Visions that widen creative horizons | Daily News

Visions that widen creative horizons

It is recorded that as the 19o70 Nobel Prize winner in literature, the great writer Alexander Solzhenitsyn was unable to leave Russia to deliver the customary Nobel lecture in Stockholm. But he had the opportunity to submit his text written in the Russian language that came to be translated into English by a scholar named FD Reeve. The bilingual text came in the form of a booklet running about 70 pages.

The English-reading world had the chance of reading what Solzhenitsyn wanted to express his creative process as well as his interpretation of art and creativity as he sees it from seven broad dimensions. The bilingual text initially came to be printed in 1972. Then there onwards it had gone to five impressions by 1974. As the necessity for more and more translations are needed as a guiding principle that was laid down on the International Translations Day that fell on September 30, this lecture of Solzhenitsyn comes as a genuine document that fulfils the intention.

In the first instance, he lays down the background to all forms of creativity in the following lines:

“As the savage, who in bewilderment has picked up a strange sea-leaving, a thing a thing hidden in the sand or an incomprehensible something fallen out of the sky-something intricately curved, something shimmering dully, sometimes shining in a bright ray of light, turns it this way and that, turns it looking for a way to use it, for some ordinary use to which he can put it, without suspecting an extraordinary one.”

This metaphorical reference is then extended to the human expansion of knowledge that emerges via creative nuances. Solzhenitsyn sees creativity as a common compulsory act that embraces sensitivity as well as interpretative power of knowledge.

As you go on reading the text slowly considering each sentence, you will feel that the creativity in the human being has surpassed the narrow barriers of expression, giving vent to broader perspectives. They include the areas of speech mannerisms, visual means and the written sentences that envelop creativity in multi-faceted ways. The thinker cum creator in award-winner enables us to fathom his knowledge on the creativity linked to the orient as well as the occident.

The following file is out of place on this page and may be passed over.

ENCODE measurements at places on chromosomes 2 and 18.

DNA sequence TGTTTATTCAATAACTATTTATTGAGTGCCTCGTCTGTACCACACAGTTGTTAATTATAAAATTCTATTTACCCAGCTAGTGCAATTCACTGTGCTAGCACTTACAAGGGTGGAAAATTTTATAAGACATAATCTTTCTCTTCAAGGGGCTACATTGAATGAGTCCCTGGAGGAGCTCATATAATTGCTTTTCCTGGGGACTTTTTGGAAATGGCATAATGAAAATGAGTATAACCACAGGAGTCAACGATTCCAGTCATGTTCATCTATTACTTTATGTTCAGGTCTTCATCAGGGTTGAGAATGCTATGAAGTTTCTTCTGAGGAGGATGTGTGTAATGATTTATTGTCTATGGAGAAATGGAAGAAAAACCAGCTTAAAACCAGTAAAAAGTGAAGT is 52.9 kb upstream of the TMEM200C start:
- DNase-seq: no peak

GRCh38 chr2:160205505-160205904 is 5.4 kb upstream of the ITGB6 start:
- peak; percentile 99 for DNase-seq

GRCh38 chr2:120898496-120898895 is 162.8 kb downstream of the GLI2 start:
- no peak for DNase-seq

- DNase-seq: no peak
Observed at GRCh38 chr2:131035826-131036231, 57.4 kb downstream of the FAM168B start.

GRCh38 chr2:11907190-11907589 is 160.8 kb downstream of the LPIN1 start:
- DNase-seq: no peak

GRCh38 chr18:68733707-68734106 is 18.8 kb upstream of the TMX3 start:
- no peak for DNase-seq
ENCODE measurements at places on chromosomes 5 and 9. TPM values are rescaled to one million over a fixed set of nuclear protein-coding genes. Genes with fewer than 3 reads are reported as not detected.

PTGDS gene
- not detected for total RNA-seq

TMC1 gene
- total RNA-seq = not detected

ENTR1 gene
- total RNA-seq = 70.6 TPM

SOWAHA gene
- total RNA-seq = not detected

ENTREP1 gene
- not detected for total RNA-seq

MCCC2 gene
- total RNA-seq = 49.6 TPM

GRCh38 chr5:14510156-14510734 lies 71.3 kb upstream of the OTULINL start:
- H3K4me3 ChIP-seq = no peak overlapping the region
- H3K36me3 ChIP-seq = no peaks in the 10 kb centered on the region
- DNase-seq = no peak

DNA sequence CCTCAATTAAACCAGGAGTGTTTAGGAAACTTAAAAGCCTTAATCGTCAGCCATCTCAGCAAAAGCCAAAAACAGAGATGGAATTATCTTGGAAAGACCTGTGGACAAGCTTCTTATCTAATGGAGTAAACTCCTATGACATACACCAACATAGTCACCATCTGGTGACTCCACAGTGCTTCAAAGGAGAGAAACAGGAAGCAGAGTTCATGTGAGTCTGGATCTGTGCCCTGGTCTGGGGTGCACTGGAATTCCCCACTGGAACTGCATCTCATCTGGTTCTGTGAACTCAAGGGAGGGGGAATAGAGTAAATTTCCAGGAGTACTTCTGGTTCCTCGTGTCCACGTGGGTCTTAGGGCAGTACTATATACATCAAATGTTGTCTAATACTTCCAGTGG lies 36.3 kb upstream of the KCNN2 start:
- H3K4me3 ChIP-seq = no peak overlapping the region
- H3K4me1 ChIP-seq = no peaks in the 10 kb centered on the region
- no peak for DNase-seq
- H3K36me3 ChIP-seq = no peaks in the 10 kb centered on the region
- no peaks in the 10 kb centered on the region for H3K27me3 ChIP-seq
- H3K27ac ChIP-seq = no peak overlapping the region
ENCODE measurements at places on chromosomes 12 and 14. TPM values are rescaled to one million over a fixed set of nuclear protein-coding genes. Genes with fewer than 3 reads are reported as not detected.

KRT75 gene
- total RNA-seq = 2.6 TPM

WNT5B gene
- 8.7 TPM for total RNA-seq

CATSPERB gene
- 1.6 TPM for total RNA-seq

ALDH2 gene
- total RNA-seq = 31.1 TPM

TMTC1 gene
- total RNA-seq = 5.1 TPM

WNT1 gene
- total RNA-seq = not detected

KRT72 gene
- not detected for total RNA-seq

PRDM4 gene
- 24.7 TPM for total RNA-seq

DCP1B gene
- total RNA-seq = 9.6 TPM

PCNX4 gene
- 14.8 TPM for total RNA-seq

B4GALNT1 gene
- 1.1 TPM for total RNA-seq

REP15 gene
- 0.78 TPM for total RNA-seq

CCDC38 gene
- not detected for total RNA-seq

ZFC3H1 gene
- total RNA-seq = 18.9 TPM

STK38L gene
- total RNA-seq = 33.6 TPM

He takes the three concepts of Truth that are explained as Satyam in Orient, Happiness explained as Shivam and Beauty explained in Sundaram. These three are a global creative phenomenon accepted in the past. But they are considered universal realities.

As Solzhenitsyn explains his view that the task of the artiste is to sense more keenly than others the harmony of the world, the beauty and the outrage of what man has done to it, and poignantly to let people know. He adds that in failure as well as in the lower depths – in poverty, in illness, in person – the consciousness of a stable harmony will never leave him. The Nobel text enables a reader to take up rereading what Solzhenitsyn has written in his language as followed by English translations.

They include creative works such as One Day in the Life of Ivan Denisovish (1967), The First Circle (1968) and the Cancer Ward (1968). With the exception of the Cancer Ward, most of his creative works are translated into oriental languages. This includes Sinhala s well. Dr W A Abeysinghe has translated First Circle recently.

The text underlines the fact that the work of art contains its verification and identity in itself. This is a factor that has been grossly undermined. The artificial pedagogical and pseudo modernism may at times tend to undermine the better qualities of good creative work. Such things have taken place in certain literary judgments over the years. The text underlines the three factors of truth, happiness and beauty as the Trinity belonging to the entire world.

He also reminds his colleague FyadorDostoevesky who said that Beauty will saveth the world. He adds that it is not a slip of the tongue but a prophecy. It is perhaps Dostoevsky had been his guiding guru in the creativity, for he says that he had the gift of seeing much a man wondrously filled with light. With all these factors he raised a question:

Could not art and literature help the modern world? In his text, he confesses that over the years he had not had the opportunity of learning to answer the question raised by himself. Bt he wants to know whether there could be a wider frame of discussing the same as a global response. The reader feels the pulse of Solzhenitsyn in varied forms. His vision in various forms; he confesses that his experience has paved the way to his creations.

This is jotted down as follows:

“My ideas came not from books and were not borrowed for the sake of harmony or coherence, but they were formulated in prison cells and around forest campfires, in conversations with persons now dead, were hardened by that life, and developed out of there.”

Coming closer, the text expresses a certain sensitivity.

He states:

“When the outside pressures were reduced, my outlook and our outlook widened and gradually through a tiny crack that the whole world outside came in sight and was recognized. Startlingly for us, the whole world turned out to be not at all what we had hoped; it was a world-leading ‘not up there but exclaiming at the sight of a dismal swamp.

All in all, the Nobel lecture text widens our vision on literary and artistic perspectives.

This, I felt, is the need the time as pass a climate packed with books, translations, discourses and literary and media matters. Summing, his lecture envelopes a Russian proverb about the truth: One word of truth outweighs the world.”